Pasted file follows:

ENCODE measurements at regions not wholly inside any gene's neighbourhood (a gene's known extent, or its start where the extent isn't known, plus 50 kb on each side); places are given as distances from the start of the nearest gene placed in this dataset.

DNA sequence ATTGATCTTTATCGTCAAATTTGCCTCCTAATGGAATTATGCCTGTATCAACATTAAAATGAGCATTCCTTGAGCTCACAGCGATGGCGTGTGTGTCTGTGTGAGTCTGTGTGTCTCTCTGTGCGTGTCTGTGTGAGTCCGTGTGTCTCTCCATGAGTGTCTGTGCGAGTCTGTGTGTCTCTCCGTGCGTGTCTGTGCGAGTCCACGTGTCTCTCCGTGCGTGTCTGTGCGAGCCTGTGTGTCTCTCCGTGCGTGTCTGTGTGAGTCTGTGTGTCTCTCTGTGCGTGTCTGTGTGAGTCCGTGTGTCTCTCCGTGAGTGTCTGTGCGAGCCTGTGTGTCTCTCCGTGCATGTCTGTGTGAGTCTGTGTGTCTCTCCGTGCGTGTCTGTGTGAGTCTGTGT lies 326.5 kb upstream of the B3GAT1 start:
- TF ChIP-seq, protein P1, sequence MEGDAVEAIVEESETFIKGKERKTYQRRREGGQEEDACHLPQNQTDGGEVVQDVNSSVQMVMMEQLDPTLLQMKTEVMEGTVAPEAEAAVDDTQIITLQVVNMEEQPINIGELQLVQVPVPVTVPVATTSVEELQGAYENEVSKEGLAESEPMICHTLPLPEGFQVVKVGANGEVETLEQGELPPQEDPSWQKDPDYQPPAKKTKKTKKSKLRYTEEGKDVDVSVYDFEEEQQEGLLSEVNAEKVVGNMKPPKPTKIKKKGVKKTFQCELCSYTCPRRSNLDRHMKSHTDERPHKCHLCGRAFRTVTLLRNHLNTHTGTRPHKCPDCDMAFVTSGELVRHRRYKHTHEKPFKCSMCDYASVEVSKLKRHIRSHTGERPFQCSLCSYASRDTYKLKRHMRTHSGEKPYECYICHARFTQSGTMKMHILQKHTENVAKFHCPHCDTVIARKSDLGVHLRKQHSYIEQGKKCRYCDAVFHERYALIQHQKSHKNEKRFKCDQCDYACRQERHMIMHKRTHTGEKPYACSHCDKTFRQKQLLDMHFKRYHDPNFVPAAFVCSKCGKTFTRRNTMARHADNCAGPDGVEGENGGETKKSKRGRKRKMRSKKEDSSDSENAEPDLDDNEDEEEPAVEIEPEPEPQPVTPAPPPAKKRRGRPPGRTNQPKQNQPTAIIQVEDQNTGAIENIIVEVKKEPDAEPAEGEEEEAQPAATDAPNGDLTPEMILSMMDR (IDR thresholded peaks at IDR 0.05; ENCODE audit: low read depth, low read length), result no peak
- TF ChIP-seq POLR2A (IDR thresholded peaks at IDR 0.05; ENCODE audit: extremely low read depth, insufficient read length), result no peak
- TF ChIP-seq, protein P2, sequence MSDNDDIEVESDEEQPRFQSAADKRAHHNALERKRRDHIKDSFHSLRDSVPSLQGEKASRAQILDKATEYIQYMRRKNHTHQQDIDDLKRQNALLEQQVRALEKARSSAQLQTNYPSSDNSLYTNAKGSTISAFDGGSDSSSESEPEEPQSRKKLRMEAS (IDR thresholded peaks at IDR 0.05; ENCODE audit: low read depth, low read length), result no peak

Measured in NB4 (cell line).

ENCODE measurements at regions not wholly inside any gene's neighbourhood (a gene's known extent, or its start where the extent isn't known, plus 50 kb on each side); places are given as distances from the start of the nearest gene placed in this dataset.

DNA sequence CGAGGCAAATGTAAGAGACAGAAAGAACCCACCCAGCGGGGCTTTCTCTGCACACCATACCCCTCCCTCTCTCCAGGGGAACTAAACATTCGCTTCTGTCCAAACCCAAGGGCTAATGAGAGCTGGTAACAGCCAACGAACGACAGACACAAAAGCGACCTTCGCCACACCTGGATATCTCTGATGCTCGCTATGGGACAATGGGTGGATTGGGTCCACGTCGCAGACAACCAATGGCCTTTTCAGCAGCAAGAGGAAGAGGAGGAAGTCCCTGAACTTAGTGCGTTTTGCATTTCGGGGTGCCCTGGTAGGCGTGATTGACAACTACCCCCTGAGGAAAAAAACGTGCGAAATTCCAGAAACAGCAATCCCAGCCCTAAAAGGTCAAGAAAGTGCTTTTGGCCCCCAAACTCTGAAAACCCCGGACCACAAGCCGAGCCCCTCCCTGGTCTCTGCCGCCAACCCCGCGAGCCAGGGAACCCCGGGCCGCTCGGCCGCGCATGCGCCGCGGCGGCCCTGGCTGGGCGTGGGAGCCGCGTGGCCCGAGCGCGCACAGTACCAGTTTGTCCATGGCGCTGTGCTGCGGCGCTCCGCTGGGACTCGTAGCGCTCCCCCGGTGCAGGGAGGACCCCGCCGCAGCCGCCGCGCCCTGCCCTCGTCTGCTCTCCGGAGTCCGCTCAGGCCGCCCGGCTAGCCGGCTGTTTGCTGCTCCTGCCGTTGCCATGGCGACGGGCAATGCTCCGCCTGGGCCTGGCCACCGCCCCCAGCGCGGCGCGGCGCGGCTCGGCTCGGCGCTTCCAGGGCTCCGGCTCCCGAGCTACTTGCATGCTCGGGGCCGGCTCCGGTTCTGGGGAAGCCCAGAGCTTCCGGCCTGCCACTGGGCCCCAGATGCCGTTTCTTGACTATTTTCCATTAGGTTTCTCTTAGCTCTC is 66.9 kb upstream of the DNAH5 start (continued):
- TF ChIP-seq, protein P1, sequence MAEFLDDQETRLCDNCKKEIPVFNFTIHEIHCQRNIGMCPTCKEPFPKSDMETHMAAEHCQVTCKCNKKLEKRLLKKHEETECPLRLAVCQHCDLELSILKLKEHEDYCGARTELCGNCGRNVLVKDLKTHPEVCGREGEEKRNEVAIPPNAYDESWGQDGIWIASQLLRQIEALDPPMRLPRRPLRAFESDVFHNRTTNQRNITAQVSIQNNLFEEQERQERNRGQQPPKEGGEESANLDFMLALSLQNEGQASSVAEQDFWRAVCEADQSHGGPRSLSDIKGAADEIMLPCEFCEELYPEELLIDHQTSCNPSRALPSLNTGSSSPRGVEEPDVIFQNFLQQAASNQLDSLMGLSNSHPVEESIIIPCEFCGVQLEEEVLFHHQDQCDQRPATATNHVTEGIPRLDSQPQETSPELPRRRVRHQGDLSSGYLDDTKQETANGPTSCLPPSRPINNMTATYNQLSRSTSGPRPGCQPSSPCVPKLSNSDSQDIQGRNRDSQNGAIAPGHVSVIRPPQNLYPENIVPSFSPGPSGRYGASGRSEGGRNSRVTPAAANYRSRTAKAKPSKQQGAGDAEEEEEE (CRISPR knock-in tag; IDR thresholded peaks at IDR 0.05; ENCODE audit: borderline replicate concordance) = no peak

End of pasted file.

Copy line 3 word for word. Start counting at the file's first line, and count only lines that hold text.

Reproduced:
- TF ChIP-seq, protein P1, sequence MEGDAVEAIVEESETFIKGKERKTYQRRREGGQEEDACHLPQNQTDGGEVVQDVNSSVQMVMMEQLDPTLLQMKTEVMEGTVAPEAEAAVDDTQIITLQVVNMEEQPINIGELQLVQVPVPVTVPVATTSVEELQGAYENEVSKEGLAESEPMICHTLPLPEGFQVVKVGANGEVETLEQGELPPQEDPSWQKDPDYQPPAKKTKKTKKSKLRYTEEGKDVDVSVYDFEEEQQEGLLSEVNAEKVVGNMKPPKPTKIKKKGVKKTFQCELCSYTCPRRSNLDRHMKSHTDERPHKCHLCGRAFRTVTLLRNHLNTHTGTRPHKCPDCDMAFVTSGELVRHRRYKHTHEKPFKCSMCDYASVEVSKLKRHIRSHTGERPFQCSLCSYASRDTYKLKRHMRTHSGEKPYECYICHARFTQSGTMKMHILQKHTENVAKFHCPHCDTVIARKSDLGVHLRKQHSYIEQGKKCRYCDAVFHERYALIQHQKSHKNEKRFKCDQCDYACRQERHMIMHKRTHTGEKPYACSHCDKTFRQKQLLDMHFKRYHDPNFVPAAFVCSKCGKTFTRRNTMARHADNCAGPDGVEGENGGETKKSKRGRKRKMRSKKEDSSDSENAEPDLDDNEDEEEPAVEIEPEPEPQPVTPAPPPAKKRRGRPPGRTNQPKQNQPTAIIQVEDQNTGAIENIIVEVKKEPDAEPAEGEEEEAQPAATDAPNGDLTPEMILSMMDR (IDR thresholded peaks at IDR 0.05; ENCODE audit: low read depth, low read length), result no peak